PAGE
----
New Naturalists

William Collins V (known as Billy Collins) and the printers AdPrint came up with the idea of the New Naturalist Library in 1942. They were to be the first books illustrated with color plates from photographs taken in the wild. Billy Collins was a keen naturalist and wanted to publish popular texts written to the highest scientific standards.

The transparencies of wild animals included in the books were made using the then revolutionary Kodachrome photographic stock: legend has it that the film was flown over in USAF bombers during World War II. The resulting images, combined with detailed texts by specialists in their fields and distinctive cover art, made the series hugely popular among both naturalists and lovers of beautiful books alike.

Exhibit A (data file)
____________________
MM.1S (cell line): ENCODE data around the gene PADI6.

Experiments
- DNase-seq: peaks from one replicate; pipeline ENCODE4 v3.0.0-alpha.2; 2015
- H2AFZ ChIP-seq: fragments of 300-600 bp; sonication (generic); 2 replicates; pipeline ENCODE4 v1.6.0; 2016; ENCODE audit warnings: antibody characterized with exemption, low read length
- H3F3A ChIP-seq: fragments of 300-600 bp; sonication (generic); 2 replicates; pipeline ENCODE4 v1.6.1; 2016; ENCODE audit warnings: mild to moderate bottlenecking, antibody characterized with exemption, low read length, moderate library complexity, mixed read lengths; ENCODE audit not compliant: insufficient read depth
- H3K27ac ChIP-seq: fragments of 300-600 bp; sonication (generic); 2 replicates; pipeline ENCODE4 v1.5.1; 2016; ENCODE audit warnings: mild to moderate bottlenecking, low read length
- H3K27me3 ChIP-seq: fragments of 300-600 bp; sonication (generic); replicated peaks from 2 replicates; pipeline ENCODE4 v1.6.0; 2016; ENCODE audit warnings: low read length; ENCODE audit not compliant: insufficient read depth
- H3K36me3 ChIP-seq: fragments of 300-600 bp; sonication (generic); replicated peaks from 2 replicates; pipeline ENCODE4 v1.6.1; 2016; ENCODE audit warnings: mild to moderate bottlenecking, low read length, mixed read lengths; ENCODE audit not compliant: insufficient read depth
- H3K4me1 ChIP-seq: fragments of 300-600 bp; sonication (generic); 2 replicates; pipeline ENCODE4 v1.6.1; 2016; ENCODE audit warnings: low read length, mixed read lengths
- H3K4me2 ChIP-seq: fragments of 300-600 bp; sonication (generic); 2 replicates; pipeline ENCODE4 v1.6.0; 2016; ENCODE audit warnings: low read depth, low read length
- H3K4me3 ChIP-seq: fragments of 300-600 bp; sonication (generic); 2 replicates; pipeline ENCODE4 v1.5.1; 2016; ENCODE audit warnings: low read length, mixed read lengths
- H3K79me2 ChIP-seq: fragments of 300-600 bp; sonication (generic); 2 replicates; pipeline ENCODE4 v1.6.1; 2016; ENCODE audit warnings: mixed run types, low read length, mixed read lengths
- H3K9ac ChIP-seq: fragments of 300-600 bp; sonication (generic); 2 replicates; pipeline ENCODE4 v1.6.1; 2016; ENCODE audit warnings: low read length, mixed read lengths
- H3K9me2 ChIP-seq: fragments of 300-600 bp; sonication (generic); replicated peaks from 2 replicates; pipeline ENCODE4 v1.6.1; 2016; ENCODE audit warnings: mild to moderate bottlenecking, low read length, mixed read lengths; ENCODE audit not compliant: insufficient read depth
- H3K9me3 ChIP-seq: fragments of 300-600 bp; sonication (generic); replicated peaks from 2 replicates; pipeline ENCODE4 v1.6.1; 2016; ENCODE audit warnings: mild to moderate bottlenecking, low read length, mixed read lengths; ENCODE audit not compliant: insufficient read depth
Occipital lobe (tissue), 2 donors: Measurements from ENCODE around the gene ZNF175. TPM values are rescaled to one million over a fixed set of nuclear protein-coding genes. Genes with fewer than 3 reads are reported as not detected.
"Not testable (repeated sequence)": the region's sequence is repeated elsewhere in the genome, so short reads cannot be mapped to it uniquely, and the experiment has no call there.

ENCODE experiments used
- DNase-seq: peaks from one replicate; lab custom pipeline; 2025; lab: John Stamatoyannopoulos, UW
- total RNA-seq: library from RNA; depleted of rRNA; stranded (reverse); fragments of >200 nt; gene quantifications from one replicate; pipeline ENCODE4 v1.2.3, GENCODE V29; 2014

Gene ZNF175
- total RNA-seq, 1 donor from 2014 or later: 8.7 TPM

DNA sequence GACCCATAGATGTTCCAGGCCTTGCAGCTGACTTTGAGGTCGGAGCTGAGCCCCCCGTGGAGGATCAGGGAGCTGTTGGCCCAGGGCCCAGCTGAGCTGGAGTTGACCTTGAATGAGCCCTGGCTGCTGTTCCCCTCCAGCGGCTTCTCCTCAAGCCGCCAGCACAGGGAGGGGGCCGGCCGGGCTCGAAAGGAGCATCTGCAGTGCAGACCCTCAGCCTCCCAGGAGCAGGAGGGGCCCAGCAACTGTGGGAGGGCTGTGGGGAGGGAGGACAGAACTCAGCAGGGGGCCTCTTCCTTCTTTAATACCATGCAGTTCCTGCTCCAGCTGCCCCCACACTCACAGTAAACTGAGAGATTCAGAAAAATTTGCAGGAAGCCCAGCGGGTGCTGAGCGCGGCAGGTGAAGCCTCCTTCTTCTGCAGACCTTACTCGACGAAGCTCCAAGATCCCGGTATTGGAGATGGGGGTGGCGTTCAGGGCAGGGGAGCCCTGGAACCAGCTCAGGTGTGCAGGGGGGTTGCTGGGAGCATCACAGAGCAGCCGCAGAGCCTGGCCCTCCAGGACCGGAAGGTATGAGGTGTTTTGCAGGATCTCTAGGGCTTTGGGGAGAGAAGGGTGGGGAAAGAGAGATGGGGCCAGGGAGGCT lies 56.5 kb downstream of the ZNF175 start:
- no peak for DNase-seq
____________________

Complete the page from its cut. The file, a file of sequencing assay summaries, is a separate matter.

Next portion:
The first volumes of the New Naturalist series were published in 1945. Now highly collectible, the series comprises more than 150 volumes–132 in the main series and 21 monographs–and has sold more than a million copies combined. The subjects range widely, from butterflies and fossils to nature conservation in Britain. The tradition of beautiful, painterly cover art begun by Clifford and Rosemary Ellis is continued by Robert Gillmor.